What happens to synthetic worlds, or virtual worlds, or massively multiplayer online environments, or multiuser virtual environments, after Second Life? That field has changed steadily, from the days of MUDs and MOOs through the ActiveWorlds years. Now projects and businesses are emerging almost as rapidly as Second Life issues client updates. As interest mounts and buzz grows, where does this field go next?
We can think of the next virtual world design as Third Life.*
Third Life could be a new project or platform, such as what Multiverse, Ogoglio. Outback Online, or Croquet grow into. Third Life might in fact be in pre-alpha existence now, under construction in a San Francisco or Moscow garage, or under wraps in some corporation (Adobe, who tried once before; Google; Microsoft Research; Electronic Arts). Or it's in the process of being bought by said corporation (Yahoo).
On the other hand, Third Life could be the next stage of Second Life's development, if SL succeeds, i.e., gets adopted broadly. Imagine that the active user population grows dramatically, if the tremendous marketing buzz and extensive creativity goes viral, and SL gets past the numbers problems, and that the platform survives long enough so that more users have better hardware and connectivity. SL could survive for years in that case, becoming a truly popular service, like the world of platforms supporting the blogosphere, ultimately becoming Third Life. Or SL could fail, like Atmosphere (Adobe's, mentioned above, d. 2004). Or SL might simply be one of a series of platforms constituting Third Life, perhaps outnumbered in content and users as TL project proliferate.
Third Life might be not one application but a group of multiple programs and services, existing in the intersection of different projects. Third Life could take the form of a collaborative, perhaps held together by a W3C-like umbrella organization, connected by interoperability and standards. In this form of Third Life we can move our created avatars and objects from one service provider to the next. Whatever the inter-application mechanism is, it gets used widely enough to avoid the fate of VRML, and is more widely adopted than FOAF. Second Life could be part of this Third Life constellation, once it evolves. Or Second Life might continue more or less as it is, and coexist alongside Third Life, like a garden separated from other gardens and the commons by a low, sometimes thick wall.
Third Life is not a walled garden, but a series of linked spaces and tools. It's open to services, easy to get objects into and out of. Third Life, or part of the TL group, could sell us the tools to make things, but we can then take those things we've made to other worlds. People, groups, and firms compete to offer the most exciting worlds, the most supportive ones, worlds providing certain market niches of interest. These worlds and tools can be radically different, too - think, for example, of Eric Rice's argument that some people will demand top-down, non-We-Media-created content sometimes. Competition to offer the best tools, the best places to hold content, the best venues for community should take off - that's essential, if we're going to talk about virtual environments as "Web 3.0" with any seriousness.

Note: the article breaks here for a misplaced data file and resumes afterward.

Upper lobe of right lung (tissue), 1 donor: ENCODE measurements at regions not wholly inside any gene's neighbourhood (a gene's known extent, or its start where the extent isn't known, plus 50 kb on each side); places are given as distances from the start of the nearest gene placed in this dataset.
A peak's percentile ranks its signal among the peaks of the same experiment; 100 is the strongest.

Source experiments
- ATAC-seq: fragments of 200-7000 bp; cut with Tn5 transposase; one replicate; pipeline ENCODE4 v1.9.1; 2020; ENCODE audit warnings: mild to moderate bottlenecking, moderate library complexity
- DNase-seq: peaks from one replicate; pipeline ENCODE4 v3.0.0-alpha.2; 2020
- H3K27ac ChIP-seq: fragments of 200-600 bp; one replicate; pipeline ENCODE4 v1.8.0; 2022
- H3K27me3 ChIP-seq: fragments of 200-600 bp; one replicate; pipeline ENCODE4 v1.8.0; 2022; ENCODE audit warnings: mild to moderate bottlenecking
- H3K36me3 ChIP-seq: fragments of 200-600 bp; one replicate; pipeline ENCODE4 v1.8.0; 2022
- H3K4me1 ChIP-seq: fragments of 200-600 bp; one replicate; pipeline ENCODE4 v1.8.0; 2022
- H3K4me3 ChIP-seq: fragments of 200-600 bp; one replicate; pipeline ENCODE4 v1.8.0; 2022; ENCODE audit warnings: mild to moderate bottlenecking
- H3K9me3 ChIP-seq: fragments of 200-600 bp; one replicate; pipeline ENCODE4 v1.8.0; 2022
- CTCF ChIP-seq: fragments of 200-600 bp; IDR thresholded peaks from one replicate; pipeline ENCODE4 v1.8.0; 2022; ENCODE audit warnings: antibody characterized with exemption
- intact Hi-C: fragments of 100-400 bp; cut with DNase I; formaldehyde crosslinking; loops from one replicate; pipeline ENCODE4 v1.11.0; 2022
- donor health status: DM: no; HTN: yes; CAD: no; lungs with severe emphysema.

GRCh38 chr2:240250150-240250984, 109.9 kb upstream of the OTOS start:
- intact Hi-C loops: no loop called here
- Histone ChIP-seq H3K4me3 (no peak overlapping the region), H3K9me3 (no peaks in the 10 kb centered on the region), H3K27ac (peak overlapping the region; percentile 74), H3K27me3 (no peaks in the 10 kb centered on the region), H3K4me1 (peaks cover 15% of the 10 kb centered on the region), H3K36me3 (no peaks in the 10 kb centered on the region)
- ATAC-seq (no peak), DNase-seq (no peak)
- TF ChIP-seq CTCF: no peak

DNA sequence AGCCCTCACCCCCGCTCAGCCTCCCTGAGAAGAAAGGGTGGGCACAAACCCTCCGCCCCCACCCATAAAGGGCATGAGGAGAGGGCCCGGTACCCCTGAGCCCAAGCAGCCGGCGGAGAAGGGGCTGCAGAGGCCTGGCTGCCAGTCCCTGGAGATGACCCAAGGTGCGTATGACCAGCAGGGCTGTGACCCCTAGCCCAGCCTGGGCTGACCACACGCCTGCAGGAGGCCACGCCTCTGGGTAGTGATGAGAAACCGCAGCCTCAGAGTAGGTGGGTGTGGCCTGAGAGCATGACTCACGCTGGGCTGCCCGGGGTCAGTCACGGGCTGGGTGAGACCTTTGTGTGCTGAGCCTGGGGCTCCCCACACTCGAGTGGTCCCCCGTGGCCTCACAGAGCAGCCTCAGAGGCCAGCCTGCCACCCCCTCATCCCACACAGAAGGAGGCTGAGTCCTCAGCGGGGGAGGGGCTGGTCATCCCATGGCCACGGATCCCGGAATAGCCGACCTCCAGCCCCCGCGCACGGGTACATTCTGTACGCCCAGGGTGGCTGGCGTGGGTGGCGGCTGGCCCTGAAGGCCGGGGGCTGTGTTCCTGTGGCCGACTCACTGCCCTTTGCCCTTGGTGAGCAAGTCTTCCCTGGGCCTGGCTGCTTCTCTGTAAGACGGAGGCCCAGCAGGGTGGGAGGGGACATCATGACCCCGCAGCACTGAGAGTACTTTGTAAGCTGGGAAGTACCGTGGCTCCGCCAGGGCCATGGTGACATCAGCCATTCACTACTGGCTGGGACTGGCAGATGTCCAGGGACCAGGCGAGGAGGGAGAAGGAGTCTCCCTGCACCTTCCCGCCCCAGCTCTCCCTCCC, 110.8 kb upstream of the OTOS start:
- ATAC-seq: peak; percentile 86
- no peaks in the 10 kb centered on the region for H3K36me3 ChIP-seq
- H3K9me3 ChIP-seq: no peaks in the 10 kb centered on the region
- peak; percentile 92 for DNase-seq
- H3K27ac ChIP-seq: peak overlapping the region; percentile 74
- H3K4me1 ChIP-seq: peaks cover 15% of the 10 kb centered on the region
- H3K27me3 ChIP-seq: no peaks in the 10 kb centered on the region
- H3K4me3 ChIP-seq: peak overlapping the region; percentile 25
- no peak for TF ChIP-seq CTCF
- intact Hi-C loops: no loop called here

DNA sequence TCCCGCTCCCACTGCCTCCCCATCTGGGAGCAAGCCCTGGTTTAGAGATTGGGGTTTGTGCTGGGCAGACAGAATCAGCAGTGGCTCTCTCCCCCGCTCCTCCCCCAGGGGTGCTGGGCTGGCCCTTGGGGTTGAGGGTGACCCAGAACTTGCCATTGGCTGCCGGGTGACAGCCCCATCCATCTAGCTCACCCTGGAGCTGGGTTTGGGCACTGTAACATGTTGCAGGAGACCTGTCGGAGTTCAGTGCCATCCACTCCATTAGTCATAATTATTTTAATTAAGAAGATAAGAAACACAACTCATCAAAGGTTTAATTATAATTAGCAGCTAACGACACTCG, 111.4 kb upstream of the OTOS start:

Third Life stretches across the virtual world-MMOG continuum, because it is open to crossings between worlds. You might take your avatar from a superhero game into a Second Life-like social environment, then cross over into a fantasy game. Perhaps some translation of appearance is available (t-shirt becomes mail shirt, coffee mug becomes hollowed-out skull for holding wine), but consistency could be valuable, fun, and useful for persistence i.d. You can migrate from a science fiction MMOG into a non-game social space, where your avatar's features, customized for one world, become personality traits in the next. There should be a great deal of productive friction between worlds.
Third Life will be playful, yet playful in many ways. This means welcoming diverse audiences in different ways (and doing a better job of avoiding heinous greetings, which drive people away). There should be different entrance points for new people with varying backgrounds and interests: the educators' gate, the gamer portal, the adult club entrance. Some Third Life zones will meet non-cutting-edge users where they are, letting them use some comfortable tools while they learn and grow (cf. Peter Ludlow's observation about pdfs not hyperlinking in SL). And, as noted above, some play depends on content created by others, even professionals; other forms of play are DIY. Third Life has both.